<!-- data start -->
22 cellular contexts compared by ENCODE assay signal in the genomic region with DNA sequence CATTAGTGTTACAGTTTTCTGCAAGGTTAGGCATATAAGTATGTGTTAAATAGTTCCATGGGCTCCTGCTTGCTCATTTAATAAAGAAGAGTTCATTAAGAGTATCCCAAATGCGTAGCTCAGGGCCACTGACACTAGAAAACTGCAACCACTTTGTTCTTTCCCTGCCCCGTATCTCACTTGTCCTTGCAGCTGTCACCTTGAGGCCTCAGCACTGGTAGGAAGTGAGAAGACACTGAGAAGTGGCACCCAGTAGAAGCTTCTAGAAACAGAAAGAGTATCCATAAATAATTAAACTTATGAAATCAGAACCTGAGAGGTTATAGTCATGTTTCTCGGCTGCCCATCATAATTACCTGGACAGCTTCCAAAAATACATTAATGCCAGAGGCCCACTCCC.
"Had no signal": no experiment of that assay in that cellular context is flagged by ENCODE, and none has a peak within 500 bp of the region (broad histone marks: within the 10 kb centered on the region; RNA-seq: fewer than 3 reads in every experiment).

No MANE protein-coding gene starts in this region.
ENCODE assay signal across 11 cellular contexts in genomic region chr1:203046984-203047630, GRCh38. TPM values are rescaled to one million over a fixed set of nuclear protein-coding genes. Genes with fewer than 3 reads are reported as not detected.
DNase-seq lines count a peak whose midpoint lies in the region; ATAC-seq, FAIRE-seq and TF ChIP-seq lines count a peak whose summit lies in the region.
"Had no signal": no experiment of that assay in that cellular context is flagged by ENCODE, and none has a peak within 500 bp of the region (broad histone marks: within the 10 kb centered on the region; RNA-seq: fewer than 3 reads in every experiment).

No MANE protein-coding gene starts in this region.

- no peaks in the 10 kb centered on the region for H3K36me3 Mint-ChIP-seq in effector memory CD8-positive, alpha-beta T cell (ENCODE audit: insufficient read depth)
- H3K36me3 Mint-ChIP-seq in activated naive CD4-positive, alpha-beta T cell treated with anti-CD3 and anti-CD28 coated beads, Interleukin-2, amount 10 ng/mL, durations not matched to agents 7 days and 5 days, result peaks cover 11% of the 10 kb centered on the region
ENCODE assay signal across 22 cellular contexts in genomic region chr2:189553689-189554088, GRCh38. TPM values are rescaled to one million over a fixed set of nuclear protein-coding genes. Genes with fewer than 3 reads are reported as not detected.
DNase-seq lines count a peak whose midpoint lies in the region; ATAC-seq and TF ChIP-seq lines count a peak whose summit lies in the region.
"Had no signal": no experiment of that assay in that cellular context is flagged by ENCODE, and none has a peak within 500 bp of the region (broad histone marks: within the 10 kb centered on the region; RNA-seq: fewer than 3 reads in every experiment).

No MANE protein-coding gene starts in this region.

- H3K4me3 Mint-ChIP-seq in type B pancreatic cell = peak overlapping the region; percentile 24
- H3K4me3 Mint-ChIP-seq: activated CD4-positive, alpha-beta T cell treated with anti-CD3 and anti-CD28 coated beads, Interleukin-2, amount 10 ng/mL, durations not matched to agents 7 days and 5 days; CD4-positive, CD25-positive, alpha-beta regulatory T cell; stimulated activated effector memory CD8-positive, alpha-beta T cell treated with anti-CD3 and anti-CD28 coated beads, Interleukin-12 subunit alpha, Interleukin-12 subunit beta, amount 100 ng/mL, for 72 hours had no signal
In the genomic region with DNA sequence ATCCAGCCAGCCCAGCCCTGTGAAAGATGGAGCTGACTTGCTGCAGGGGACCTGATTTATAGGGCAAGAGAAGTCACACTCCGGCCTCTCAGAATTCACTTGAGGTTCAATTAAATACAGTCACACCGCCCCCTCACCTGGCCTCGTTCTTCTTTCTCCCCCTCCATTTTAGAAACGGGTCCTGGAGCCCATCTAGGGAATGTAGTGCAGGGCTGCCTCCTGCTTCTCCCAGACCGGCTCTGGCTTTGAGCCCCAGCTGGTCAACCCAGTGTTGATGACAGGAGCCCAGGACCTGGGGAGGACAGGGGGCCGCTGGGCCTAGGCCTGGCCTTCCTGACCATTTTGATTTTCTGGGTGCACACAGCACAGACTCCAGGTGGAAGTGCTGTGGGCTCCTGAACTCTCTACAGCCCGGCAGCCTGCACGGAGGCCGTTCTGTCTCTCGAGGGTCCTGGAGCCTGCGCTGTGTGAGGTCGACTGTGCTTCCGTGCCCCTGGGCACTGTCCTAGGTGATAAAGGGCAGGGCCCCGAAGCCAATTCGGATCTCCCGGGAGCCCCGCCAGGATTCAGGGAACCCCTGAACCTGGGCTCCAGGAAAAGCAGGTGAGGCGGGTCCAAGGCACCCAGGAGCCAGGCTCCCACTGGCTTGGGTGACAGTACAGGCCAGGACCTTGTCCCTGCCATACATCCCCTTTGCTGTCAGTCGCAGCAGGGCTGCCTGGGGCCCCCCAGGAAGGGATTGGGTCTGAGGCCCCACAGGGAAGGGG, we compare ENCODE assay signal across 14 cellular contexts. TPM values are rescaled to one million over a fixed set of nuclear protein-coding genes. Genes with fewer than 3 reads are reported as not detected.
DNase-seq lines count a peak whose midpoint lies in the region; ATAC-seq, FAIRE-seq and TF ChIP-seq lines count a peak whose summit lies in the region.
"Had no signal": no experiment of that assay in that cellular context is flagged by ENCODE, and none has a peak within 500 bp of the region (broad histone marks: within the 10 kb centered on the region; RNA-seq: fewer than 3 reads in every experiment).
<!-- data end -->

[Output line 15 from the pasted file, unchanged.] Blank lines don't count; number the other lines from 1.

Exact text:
- H3K4me3 Mint-ChIP-seq: activated CD4-positive, alpha-beta T cell treated with anti-CD3 and anti-CD28 coated beads, Interleukin-2, amount 10 ng/mL, durations not matched to agents 7 days and 5 days; CD4-positive, CD25-positive, alpha-beta regulatory T cell; stimulated activated effector memory CD8-positive, alpha-beta T cell treated with anti-CD3 and anti-CD28 coated beads, Interleukin-12 subunit alpha, Interleukin-12 subunit beta, amount 100 ng/mL, for 72 hours had no signal